Park Rapids boy living with failing heart as family waits for transplant call

Gannon Wilkins is at the top of the list for a heart transplant and until that call comes his family feels blessed the 8-year-old Park Rapids boy is able to spend this time at home, not in a hospital bed. The pump Gannon carries with him at all t...

Eight-year-old Gannon Wilkins, a third-grader at Century Elementary in Park Rapids, is at the top of the list for a heart transplant at Mayo Clinic. (Kevin Cederstrom / Enterprise)

Gannon Wilkins is at the top of the list for a heart transplant and until that call comes his family feels blessed the 8-year-old Park Rapids boy is able to spend this time at home, not in a hospital bed.   The pump Gannon carries with him at all times, 24 hours a day, administers medication to keep his heart pumping. This medication pump allows Gannon to live at home, go to school and be as active as his body permits. It also allows the Wilkins family some normalcy in an extremely abnormal and scary situation.  It’s been a long journey for the family since doctors first discovered something wrong during Amanda’s pregnancy with Gannon. The family has endured countless hospital stays, tests and frightening uncertainty since.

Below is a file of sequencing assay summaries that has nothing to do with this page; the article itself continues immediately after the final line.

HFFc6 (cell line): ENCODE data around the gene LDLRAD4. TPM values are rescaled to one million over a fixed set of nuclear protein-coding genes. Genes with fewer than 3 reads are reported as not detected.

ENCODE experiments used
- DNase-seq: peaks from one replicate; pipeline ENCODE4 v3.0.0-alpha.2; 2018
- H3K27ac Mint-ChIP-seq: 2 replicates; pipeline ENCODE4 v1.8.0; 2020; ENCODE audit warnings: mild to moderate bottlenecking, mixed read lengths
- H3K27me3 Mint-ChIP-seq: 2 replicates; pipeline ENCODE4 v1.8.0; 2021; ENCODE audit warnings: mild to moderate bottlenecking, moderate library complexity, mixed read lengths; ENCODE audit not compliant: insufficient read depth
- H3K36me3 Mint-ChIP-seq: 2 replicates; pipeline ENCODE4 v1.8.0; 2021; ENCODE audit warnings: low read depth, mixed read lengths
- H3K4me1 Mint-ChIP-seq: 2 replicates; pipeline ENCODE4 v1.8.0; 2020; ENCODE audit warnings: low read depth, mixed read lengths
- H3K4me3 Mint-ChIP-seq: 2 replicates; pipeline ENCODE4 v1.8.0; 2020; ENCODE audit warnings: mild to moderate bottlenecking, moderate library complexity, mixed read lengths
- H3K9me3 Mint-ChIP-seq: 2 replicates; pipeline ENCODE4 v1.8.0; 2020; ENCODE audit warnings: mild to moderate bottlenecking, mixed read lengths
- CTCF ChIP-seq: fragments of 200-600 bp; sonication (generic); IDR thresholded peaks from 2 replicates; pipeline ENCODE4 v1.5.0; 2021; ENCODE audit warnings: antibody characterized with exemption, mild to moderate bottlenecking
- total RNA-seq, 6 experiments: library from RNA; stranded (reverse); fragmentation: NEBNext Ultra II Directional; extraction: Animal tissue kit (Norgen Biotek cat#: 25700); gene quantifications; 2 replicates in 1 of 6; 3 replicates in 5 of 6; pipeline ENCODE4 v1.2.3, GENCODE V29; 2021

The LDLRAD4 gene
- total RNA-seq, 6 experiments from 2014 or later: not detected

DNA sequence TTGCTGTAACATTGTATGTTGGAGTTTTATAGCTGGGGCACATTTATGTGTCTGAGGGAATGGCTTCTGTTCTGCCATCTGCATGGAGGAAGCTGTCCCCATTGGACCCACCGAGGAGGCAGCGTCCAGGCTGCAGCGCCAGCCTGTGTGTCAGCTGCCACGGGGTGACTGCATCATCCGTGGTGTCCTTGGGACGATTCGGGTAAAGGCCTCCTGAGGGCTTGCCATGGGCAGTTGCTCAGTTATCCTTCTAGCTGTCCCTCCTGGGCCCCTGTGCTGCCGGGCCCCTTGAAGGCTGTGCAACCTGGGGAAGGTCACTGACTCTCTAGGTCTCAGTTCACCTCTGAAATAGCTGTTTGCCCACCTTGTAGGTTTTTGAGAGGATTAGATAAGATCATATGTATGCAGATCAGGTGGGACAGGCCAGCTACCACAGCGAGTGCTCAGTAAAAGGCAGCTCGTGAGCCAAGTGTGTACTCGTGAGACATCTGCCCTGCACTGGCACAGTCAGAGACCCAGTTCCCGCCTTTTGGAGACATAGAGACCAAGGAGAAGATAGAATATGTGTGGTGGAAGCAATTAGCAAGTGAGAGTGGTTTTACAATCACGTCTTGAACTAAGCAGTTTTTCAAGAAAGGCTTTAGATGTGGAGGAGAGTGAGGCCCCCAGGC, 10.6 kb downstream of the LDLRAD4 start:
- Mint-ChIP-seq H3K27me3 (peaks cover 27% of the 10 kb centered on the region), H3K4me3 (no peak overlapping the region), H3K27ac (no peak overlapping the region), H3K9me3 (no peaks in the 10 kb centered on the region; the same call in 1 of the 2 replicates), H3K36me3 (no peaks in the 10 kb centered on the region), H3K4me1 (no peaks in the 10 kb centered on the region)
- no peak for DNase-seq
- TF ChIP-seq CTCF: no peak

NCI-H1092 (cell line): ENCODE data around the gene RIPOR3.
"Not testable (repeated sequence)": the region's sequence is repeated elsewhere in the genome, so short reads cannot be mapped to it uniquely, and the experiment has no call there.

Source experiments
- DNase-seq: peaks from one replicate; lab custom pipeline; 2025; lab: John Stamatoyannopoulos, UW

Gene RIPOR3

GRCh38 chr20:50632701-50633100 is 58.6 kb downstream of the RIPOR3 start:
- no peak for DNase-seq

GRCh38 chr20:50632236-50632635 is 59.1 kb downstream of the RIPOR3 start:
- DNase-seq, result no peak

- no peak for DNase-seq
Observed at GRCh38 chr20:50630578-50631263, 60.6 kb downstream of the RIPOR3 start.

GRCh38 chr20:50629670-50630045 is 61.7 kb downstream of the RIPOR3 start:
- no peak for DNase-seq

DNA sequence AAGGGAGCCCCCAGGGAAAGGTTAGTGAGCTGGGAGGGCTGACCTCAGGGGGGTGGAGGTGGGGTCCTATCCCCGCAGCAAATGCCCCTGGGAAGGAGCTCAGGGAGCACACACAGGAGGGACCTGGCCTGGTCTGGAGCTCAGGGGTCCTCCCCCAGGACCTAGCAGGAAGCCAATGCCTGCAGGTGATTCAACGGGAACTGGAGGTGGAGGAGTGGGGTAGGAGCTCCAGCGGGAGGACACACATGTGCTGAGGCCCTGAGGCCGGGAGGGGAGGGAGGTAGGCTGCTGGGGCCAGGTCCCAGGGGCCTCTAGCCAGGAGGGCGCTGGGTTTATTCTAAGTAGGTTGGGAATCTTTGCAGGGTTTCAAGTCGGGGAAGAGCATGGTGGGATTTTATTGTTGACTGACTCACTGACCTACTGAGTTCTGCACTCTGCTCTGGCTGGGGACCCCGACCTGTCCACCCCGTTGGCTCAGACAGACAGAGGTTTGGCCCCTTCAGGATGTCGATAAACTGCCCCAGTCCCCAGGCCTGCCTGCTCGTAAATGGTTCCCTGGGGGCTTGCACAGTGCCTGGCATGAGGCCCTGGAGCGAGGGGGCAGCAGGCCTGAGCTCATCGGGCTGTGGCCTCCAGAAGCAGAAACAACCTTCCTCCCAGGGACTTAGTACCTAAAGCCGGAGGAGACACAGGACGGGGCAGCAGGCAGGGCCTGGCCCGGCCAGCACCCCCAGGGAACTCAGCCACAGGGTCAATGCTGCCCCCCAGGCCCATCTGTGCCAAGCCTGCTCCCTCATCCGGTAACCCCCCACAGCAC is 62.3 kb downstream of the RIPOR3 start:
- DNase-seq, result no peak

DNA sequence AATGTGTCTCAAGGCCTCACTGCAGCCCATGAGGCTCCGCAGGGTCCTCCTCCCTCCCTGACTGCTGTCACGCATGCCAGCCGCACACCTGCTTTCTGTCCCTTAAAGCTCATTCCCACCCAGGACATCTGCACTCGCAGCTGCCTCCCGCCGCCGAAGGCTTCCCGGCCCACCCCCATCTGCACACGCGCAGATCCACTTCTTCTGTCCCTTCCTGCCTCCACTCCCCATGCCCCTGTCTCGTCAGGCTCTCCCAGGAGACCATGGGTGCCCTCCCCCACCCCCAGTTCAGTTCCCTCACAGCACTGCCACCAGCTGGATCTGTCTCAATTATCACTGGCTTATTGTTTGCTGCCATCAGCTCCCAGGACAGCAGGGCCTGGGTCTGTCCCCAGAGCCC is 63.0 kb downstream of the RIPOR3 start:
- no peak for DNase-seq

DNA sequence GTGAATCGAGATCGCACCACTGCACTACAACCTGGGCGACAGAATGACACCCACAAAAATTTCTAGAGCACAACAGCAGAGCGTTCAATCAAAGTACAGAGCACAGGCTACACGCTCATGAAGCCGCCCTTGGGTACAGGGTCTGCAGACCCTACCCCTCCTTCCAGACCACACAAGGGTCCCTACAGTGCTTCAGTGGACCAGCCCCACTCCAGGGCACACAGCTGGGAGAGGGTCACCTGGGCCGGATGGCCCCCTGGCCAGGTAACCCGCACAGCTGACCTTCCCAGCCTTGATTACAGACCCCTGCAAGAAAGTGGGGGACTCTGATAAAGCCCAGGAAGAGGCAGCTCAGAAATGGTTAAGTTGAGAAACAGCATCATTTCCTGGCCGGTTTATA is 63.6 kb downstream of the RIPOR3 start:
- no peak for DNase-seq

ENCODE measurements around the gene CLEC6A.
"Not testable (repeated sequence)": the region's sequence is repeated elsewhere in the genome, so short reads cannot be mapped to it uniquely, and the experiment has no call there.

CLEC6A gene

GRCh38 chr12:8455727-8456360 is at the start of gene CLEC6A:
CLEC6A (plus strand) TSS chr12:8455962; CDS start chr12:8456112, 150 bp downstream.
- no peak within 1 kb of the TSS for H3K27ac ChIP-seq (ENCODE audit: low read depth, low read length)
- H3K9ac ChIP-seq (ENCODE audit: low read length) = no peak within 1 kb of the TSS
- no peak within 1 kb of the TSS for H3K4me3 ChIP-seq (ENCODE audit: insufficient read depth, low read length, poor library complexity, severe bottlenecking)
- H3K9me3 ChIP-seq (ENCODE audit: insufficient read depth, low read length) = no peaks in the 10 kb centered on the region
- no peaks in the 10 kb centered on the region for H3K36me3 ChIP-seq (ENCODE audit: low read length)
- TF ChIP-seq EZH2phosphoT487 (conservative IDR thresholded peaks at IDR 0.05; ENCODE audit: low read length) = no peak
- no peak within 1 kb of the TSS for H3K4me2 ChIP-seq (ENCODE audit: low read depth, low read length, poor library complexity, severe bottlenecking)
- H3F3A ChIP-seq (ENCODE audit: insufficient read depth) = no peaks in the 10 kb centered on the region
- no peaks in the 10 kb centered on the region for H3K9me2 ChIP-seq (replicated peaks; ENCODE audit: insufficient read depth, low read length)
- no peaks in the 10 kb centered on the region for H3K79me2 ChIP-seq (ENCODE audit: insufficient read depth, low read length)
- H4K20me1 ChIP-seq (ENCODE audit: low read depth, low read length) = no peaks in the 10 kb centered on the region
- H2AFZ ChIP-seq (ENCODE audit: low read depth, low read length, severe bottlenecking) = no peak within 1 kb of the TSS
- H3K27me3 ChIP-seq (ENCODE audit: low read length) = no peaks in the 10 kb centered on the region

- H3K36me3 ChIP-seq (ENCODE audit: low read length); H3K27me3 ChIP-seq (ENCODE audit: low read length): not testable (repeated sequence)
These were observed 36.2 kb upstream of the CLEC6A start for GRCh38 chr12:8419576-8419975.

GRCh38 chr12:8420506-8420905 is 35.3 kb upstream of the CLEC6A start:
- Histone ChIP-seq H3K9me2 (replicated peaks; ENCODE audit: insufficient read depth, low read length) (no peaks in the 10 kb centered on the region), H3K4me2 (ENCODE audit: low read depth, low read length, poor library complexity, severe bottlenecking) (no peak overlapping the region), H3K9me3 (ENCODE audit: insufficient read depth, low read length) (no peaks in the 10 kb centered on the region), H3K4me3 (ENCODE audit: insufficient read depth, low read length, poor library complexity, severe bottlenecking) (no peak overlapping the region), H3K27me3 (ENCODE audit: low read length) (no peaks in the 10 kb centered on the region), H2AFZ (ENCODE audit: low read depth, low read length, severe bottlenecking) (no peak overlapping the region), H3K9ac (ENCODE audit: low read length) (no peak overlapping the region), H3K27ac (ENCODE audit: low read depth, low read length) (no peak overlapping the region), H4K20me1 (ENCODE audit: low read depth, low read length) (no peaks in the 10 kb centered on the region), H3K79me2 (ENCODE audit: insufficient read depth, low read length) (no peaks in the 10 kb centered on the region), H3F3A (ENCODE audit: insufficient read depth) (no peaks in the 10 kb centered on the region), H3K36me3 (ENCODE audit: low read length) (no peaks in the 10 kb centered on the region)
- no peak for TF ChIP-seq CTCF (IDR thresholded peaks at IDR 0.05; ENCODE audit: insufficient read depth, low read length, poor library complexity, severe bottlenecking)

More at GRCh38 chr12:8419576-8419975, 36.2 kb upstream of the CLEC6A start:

As the family waits for a donor heart for Gannon, Amanda says they try to enjoy every day and not think too much about what may happen with or without a heart transplant.  “It feels like a blessing and a miracle he’s even here,” Amanda said. “We’ve always known from day one every day is a blessing with Gannon.”  Gannon was born with Long QT Syndrome, a heart rhythm condition that causes fast, chaotic heartbeats. Doctors also suspect he has a rare condition characterized by an abnormal heart rhythm (arrhythmia).  Doctors discovered the genetic anomaly during the sixth month of Amanda’s pregnancy with Gannon while the family was living in New Mexico. Her husband Bobby was stationed there with the United States Air Force.